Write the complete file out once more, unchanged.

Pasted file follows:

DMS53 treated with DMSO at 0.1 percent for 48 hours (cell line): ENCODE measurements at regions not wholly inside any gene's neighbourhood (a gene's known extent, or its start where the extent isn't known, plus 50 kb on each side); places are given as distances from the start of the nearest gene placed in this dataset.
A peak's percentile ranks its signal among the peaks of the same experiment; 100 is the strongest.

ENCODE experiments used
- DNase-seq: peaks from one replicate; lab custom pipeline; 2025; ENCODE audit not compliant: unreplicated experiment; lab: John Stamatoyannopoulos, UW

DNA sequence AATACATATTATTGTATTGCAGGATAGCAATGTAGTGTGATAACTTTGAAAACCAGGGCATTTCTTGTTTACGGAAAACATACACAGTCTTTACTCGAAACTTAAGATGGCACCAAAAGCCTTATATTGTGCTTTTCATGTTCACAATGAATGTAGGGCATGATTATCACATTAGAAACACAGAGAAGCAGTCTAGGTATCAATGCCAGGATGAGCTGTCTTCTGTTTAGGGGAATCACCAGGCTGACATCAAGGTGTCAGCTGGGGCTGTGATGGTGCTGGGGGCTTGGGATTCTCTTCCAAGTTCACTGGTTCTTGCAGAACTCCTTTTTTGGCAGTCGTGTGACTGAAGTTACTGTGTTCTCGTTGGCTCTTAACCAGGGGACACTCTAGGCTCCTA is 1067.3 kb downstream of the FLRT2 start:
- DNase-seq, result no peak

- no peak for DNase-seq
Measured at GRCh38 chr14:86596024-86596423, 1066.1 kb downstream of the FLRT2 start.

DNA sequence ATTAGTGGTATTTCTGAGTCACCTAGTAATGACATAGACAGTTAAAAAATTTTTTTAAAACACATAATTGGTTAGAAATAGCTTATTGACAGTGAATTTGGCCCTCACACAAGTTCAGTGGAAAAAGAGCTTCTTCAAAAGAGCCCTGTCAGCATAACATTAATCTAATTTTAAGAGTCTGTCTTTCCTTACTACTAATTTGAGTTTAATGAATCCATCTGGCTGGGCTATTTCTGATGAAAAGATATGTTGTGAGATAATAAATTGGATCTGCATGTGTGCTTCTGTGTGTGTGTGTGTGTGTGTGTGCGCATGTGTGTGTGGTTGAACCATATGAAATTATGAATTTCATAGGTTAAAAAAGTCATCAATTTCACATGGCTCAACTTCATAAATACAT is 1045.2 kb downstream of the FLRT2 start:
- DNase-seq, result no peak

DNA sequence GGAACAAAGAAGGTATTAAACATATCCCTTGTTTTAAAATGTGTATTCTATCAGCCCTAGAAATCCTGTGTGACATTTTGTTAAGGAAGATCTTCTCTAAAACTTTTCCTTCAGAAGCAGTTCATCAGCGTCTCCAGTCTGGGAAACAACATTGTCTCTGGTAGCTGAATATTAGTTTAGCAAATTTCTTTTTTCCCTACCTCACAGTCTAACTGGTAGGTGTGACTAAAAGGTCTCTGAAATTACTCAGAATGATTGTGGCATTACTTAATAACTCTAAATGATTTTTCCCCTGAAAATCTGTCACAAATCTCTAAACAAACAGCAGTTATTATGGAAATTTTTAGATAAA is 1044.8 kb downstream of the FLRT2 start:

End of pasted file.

DMS53 treated with DMSO at 0.1 percent for 48 hours (cell line): ENCODE measurements at regions not wholly inside any gene's neighbourhood (a gene's known extent, or its start where the extent isn't known, plus 50 kb on each side); places are given as distances from the start of the nearest gene placed in this dataset.
A peak's percentile ranks its signal among the peaks of the same experiment; 100 is the strongest.

ENCODE experiments used
- DNase-seq: peaks from one replicate; lab custom pipeline; 2025; ENCODE audit not compliant: unreplicated experiment; lab: John Stamatoyannopoulos, UW

DNA sequence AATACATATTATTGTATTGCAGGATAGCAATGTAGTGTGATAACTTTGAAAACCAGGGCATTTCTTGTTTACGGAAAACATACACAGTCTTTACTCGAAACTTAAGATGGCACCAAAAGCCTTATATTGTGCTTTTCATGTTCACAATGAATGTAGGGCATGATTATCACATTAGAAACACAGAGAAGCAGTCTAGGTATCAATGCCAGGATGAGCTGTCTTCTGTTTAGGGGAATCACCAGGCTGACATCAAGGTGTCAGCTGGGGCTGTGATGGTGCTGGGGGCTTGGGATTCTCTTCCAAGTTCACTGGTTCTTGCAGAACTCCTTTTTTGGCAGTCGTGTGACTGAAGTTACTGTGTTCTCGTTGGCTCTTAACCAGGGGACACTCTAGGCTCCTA is 1067.3 kb downstream of the FLRT2 start:
- DNase-seq, result no peak

- no peak for DNase-seq
Measured at GRCh38 chr14:86596024-86596423, 1066.1 kb downstream of the FLRT2 start.

DNA sequence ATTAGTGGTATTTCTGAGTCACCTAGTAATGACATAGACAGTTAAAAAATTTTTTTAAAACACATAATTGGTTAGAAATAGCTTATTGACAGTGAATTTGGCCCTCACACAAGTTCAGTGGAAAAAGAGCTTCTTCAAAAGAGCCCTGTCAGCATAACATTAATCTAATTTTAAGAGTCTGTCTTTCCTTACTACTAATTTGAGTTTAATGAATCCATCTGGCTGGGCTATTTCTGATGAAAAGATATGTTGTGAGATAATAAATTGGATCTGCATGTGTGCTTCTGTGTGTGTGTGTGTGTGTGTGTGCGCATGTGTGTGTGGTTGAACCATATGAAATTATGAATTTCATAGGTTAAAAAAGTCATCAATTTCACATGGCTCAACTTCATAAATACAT is 1045.2 kb downstream of the FLRT2 start:
- DNase-seq, result no peak

DNA sequence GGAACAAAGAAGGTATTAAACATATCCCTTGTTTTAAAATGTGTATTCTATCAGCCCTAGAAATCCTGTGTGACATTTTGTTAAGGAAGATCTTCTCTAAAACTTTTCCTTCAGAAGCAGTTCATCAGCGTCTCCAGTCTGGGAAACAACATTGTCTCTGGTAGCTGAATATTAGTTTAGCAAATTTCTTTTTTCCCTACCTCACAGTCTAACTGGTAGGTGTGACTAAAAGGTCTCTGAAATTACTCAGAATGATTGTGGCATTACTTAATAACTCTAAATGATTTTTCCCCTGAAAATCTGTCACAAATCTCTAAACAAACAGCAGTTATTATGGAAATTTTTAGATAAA is 1044.8 kb downstream of the FLRT2 start: